Cedar Post vs Cedar Boards


Just learning about wood and enjoying it quite a bit so far. I think one rule of thumb that I have learned is that laminating boards to get larger dimensions is ok.
I'm building a pretty nice mailbox and need a 4x4 cedar post for the above ground part of the post. I'm having trouble finding the post in my area so I'm just going to glue (titebond 3 waterproof) four 1 inch cedar boards together to get my post.
Two questions:
Is it a general rule of thumb that gluing up thinner dimensions of wood is not a problem? When would it be a problem?
The mailbox plans call for a pressure treated post in the ground and a cedar post above ground. All surfaces will be painted. I assume that cedar is used because it will have a nicer finish than pressure treated pine even when painted. Does that sound like the reason cedar is used?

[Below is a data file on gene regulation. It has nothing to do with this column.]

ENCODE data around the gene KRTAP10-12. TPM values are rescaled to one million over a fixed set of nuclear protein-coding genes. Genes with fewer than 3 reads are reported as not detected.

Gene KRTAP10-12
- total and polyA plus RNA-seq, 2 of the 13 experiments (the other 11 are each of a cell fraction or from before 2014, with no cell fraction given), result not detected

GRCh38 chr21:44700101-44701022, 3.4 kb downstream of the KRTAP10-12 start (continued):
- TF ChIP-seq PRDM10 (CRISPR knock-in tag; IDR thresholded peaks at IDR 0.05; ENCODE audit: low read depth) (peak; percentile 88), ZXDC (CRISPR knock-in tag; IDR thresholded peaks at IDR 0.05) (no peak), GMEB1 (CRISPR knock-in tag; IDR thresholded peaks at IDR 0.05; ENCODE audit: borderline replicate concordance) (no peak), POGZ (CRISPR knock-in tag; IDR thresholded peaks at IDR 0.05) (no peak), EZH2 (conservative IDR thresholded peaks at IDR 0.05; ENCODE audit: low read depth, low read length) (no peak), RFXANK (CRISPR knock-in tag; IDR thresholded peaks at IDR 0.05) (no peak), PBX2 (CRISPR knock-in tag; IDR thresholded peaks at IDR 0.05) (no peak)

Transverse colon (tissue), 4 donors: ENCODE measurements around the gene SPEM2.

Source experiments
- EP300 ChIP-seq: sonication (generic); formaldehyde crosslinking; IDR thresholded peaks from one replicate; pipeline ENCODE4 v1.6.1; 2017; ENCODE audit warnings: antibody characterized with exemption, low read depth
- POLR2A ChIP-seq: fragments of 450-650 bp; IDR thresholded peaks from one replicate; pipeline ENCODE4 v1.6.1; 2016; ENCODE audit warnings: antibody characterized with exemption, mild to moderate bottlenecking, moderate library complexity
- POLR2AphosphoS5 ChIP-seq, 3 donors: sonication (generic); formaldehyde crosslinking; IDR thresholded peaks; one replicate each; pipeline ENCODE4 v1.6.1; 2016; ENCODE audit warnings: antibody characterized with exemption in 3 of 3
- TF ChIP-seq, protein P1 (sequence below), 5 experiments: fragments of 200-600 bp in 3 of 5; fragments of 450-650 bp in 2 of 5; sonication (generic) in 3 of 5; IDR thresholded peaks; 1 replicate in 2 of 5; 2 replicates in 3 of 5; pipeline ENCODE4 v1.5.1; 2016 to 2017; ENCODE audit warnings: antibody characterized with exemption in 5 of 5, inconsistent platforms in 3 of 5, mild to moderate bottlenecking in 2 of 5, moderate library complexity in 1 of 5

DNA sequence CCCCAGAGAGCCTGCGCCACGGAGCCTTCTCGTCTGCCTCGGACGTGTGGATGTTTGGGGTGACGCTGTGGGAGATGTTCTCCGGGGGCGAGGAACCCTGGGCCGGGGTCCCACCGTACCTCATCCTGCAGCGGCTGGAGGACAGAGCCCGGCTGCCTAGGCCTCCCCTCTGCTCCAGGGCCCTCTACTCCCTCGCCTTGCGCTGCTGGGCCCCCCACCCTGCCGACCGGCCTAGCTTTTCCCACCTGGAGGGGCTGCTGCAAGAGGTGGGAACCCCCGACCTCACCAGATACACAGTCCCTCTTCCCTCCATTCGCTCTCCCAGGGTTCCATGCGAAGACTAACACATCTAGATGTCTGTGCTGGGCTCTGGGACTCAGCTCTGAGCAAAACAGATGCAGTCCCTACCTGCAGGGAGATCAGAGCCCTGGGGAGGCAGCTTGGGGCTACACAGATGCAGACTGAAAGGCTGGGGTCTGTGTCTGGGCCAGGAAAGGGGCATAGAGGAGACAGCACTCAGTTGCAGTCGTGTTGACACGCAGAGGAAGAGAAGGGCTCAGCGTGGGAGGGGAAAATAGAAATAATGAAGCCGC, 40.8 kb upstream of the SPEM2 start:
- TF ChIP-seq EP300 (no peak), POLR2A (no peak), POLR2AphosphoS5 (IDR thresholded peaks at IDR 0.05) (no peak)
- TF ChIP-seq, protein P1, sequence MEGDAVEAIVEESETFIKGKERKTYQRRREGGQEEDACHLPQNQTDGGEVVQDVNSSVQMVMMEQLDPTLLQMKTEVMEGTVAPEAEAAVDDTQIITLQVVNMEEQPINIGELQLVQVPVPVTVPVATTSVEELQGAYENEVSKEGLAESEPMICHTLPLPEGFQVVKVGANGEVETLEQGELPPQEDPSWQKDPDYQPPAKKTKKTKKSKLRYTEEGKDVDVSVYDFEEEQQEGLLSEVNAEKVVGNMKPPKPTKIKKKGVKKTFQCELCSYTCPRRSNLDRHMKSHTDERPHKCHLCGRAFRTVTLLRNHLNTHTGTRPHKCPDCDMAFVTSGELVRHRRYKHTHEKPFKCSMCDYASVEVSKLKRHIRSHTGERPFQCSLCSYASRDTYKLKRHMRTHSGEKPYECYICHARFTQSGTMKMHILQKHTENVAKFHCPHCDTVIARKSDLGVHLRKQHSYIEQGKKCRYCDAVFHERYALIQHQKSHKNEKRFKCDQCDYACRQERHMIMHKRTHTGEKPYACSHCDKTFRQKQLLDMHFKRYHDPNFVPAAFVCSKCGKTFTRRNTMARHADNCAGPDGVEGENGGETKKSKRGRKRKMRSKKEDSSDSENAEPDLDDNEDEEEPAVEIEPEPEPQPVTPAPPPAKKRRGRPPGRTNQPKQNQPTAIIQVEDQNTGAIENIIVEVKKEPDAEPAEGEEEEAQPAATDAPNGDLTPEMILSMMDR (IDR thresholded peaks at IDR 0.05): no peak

Thanks
Ken
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cedar is bug and rot resistant (not rot proof)...cedar has a nicer appearance and can be sealed clear or with tint..
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Ken wrote: > Just learning about wood and enjoying it quite a bit so far. > I think one rule of thumb that I have learned is that > laminating boards to get larger dimensions is ok. > > I'm building a pretty nice mailbox and need a 4x4 cedar > post for the above ground part of the post. I'm having > trouble finding the post in my area so I'm just going to > glue (titebond 3 waterproof) four 1 inch cedar > boards together to get my post.
For outdoor work I'd use epoxy.
If you truly want a full 4x4 that will be truly square, laminate say 5x5 minimum and then trim to size.
Lew
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